China and Russia on Friday called for diplomatic resolution
regarding Pyongyang's missile launch crisis amid Japan's push for
sanctions against the Democratic People's Republic of Korea
China believes that instead of seeking sanctions against
Pyongyang, the UN Security Council can best make a unanimous and
firm response to DPRK's missile launch "through a presidential
statement with strong messages", said Wang Guangya, Chinese
Permanent Representative to the United Nations.
Besides such strong messages, the UN Security Council, as the
most important world organization, should take actions responsibly
by taking into account all possible negative consequences that they
might lead to, said Wang.
"All actions taken by the Security Council, if we are going to
take one, would be conducive to the diplomatic effort which is now
underway," said the Chinese diplomat.
Earlier, Russia's UN ambassador Vitaly Churkin said Russia had
"serious concerns" over DPRK's actions.
But he voiced Russia's opposition to sanctions, saying "in my
mind we could consider the format of a presidential statement."
He urged all parties to be "clear-headed" and keep in mind the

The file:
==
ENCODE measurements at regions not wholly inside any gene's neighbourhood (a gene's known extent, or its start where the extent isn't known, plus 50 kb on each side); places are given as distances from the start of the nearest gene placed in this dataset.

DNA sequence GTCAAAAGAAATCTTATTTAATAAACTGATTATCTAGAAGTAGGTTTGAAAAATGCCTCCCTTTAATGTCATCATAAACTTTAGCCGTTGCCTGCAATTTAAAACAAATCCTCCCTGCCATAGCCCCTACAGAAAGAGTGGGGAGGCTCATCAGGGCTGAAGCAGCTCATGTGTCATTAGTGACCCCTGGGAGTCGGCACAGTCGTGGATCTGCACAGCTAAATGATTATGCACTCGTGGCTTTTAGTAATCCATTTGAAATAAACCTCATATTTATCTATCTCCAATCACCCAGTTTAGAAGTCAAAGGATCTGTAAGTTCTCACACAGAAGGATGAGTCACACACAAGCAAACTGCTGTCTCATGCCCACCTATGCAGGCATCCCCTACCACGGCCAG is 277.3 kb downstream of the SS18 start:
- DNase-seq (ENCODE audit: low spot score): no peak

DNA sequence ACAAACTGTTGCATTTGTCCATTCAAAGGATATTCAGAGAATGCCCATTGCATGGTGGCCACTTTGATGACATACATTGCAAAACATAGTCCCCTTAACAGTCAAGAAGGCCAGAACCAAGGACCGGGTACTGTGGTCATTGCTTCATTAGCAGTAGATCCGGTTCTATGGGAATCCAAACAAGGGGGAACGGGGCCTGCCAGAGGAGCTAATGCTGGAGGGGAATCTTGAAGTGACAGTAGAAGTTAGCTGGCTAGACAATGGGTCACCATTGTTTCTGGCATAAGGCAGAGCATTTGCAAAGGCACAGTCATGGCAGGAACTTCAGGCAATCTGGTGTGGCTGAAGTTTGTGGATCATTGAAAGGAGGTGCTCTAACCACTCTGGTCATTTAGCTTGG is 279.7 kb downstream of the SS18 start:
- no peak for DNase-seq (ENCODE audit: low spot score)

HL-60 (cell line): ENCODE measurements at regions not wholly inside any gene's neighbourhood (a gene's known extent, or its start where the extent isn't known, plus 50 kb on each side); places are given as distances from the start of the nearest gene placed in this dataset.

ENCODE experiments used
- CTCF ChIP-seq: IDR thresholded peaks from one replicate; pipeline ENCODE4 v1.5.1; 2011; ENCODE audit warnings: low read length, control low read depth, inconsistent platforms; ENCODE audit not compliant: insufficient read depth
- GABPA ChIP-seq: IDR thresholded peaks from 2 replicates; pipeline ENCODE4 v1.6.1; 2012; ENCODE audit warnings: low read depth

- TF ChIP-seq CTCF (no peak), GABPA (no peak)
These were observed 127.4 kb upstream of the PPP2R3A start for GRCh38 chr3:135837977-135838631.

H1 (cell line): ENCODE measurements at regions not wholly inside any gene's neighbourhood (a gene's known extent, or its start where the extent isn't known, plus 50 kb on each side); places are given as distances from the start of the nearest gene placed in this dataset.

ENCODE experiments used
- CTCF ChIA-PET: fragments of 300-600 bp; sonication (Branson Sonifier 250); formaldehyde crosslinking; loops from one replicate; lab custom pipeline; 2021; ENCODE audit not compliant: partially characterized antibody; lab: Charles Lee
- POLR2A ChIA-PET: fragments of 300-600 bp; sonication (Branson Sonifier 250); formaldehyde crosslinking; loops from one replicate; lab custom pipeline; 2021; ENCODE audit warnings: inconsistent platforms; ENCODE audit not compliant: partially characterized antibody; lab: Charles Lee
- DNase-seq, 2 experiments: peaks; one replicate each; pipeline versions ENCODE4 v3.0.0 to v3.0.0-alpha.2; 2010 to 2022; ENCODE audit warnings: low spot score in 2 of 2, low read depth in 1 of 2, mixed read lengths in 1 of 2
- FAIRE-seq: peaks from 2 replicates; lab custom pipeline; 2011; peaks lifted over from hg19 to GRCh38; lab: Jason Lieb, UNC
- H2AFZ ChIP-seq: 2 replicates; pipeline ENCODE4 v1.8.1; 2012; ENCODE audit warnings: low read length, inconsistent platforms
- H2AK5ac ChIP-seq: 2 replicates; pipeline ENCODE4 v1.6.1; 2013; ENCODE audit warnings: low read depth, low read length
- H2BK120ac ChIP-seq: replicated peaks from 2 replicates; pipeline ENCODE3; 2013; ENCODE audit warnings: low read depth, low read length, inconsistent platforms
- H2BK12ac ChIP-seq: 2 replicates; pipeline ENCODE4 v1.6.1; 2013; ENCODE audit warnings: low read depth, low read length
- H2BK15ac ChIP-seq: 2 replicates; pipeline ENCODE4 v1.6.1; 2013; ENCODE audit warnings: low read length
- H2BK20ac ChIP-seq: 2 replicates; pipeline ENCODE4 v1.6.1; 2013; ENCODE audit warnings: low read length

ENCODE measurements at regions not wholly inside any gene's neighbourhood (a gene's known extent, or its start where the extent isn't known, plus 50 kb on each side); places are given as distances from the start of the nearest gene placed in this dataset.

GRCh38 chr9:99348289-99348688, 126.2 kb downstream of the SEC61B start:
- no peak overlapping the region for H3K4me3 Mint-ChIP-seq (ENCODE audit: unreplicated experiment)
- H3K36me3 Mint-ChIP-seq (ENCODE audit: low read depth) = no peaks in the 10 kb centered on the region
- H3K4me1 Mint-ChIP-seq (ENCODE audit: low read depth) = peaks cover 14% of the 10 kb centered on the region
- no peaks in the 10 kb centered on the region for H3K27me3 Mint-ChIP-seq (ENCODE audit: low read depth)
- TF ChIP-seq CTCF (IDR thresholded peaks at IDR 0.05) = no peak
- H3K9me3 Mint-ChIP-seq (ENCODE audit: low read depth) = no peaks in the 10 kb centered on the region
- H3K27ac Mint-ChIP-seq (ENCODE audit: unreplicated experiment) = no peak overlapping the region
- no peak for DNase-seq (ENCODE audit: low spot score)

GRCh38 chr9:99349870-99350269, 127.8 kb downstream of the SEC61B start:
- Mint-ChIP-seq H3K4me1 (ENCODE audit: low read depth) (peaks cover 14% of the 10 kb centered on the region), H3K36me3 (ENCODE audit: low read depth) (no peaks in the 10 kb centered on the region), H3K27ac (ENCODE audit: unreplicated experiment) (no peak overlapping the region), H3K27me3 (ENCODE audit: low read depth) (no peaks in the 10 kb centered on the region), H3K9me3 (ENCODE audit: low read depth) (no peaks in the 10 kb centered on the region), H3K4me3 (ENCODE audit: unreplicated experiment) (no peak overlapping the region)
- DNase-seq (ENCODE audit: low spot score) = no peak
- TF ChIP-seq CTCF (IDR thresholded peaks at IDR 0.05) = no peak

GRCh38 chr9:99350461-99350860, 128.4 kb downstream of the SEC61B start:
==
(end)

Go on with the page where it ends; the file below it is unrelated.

need for talks to achieve a diplomatic solution.
Japan presented a draft Security Council resolution on Friday
that seeks sanctions against the DPRK.
The draft, co-sponsored by Britain, France and the United
States, invokes Chapter 7 of the UN Charter, which authorizes
sanctions or even military action.
The text of the draft said that "member states shall take those
steps necessary to prevent missiles and missile-related items,
materials, goods, technology being transferred, including through
intermediaries, to end users in or supplying DPRK's missile and
weapons of mass destruction programs."
Demanding that Pyongyang should "immediately cease the
development, testing, deployment and proliferation of ballistic
missiles and re-establish its preexisting commitments to moratorium
on missile launching," it also calls on member states to "take
those steps necessary to prevent the procurement of missiles or
missile-related items, goods and technology from the DPRK."
Kenzo Oshima, Japanese Ambassador to the United Nations, said
his delegation would ask for a vote on the draft on Saturday. But
U.S. Ambassador John Bolton said that did not necessarily mean a
vote would take place on Saturday.
Diplomats might hold off voting until next week to give more
time to diplomatic efforts, observers here said.
Earlier on Thursday, the DPRK Foreign Ministry said in a
statement that the latest missile launches were part of the routine
military exercises staged by the DPRK army for upgrading the
nation's military self-defense capacity.
(Xinhua News Agency July 8, 2006)